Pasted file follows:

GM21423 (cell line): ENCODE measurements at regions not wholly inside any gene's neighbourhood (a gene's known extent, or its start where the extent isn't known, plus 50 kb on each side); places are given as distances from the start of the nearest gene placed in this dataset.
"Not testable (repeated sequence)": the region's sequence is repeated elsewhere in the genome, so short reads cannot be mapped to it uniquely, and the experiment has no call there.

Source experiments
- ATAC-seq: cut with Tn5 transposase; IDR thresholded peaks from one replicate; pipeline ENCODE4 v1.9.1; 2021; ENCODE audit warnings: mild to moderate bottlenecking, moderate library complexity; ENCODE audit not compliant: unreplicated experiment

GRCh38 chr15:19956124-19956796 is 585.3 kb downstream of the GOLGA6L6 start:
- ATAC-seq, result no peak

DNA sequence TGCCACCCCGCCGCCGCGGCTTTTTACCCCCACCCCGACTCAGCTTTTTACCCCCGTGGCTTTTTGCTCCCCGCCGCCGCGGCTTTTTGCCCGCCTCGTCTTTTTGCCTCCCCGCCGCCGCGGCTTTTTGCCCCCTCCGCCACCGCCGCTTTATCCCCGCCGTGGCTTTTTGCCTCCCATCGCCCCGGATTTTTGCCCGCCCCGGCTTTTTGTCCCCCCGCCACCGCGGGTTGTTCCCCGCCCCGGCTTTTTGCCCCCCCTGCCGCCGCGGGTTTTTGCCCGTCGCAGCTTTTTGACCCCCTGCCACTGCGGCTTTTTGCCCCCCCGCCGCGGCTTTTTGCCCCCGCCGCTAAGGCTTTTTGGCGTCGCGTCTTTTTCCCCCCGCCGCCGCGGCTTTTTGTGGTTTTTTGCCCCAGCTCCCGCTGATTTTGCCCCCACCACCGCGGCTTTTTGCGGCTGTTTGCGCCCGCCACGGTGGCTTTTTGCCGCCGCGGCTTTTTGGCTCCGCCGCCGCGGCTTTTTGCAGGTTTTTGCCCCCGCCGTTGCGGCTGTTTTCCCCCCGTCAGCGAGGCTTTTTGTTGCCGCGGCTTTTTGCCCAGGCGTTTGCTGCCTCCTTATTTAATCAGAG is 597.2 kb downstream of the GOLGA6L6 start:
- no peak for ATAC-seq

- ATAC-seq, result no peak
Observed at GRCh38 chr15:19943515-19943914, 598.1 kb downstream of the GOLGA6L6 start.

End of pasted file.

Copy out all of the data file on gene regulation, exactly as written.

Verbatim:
GM21423 (cell line): ENCODE measurements at regions not wholly inside any gene's neighbourhood (a gene's known extent, or its start where the extent isn't known, plus 50 kb on each side); places are given as distances from the start of the nearest gene placed in this dataset.
"Not testable (repeated sequence)": the region's sequence is repeated elsewhere in the genome, so short reads cannot be mapped to it uniquely, and the experiment has no call there.

Source experiments
- ATAC-seq: cut with Tn5 transposase; IDR thresholded peaks from one replicate; pipeline ENCODE4 v1.9.1; 2021; ENCODE audit warnings: mild to moderate bottlenecking, moderate library complexity; ENCODE audit not compliant: unreplicated experiment

GRCh38 chr15:19956124-19956796 is 585.3 kb downstream of the GOLGA6L6 start:
- ATAC-seq, result no peak

DNA sequence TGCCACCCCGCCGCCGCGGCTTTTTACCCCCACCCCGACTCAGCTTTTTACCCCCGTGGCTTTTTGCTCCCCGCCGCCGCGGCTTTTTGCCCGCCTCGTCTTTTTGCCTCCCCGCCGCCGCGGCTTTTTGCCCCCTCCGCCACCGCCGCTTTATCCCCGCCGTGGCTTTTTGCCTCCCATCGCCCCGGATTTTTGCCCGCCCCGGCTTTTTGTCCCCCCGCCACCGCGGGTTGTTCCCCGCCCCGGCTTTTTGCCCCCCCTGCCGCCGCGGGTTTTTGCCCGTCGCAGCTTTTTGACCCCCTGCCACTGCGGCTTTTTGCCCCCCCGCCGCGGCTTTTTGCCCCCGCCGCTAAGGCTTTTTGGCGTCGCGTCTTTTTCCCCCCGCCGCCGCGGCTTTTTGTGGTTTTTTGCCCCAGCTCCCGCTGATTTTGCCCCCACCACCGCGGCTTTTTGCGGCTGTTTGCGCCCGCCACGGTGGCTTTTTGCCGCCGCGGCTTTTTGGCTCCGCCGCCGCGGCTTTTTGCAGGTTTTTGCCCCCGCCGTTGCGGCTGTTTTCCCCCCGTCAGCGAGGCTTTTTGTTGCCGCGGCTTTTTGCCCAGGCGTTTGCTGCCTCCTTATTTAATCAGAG is 597.2 kb downstream of the GOLGA6L6 start:
- no peak for ATAC-seq

- ATAC-seq, result no peak
Observed at GRCh38 chr15:19943515-19943914, 598.1 kb downstream of the GOLGA6L6 start.